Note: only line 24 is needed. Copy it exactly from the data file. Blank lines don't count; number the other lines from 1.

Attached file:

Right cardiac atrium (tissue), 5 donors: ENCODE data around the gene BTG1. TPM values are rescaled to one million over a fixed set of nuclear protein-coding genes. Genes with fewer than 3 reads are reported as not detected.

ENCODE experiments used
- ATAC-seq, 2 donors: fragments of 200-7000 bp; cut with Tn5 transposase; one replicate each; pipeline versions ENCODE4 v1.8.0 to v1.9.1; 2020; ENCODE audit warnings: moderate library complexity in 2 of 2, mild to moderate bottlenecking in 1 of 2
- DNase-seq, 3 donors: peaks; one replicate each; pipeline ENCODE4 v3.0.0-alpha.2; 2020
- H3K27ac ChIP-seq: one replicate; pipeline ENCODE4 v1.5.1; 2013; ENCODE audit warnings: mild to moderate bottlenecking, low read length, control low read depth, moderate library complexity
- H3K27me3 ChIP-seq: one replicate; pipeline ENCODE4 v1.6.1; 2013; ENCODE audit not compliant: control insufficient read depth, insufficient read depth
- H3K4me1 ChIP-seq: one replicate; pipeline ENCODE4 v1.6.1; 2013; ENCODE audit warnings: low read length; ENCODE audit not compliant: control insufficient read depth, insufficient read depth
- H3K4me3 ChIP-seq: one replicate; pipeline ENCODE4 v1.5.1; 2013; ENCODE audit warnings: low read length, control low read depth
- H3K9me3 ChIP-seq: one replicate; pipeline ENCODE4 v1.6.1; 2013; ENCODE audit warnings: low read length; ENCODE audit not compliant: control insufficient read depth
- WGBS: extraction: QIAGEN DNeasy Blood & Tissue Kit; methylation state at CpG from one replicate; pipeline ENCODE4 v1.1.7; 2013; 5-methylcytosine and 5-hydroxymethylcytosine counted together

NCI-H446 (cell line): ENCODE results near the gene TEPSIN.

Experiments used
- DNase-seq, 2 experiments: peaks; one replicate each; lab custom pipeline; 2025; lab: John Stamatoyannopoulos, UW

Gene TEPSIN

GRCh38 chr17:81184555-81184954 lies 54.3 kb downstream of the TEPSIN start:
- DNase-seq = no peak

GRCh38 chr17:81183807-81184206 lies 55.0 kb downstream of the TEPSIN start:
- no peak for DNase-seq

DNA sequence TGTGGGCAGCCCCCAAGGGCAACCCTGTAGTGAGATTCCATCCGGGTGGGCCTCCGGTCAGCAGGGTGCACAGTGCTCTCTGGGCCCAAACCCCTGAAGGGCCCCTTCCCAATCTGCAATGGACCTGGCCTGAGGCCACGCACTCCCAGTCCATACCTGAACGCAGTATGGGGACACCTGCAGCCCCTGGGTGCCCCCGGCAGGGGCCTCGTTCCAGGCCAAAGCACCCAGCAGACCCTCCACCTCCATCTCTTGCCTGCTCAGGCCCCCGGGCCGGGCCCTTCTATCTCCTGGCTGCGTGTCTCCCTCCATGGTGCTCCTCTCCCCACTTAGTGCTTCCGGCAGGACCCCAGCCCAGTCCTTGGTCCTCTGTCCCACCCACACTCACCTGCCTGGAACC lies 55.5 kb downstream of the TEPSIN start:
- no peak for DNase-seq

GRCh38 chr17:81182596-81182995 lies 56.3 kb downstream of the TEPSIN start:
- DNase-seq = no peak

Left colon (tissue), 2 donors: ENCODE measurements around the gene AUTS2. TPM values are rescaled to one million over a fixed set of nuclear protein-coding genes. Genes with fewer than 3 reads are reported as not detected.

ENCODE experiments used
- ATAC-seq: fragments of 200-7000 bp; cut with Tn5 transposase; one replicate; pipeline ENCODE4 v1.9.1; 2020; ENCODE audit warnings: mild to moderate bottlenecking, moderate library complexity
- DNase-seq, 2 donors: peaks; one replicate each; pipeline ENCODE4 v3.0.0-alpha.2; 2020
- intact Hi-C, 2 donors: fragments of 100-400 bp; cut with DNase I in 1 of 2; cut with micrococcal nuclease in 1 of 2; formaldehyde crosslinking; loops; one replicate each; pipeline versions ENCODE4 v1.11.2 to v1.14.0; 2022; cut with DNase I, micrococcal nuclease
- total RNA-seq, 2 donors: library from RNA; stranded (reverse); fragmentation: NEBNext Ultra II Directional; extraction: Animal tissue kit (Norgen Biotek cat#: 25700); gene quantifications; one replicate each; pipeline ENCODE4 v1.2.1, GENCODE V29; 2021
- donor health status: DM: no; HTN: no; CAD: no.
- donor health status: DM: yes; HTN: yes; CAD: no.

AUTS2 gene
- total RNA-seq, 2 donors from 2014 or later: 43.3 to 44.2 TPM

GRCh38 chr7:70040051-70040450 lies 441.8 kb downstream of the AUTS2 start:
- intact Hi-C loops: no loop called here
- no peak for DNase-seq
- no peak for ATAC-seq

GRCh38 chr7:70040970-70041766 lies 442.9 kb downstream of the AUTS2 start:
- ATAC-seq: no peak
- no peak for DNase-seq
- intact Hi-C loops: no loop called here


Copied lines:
ENCODE experiments used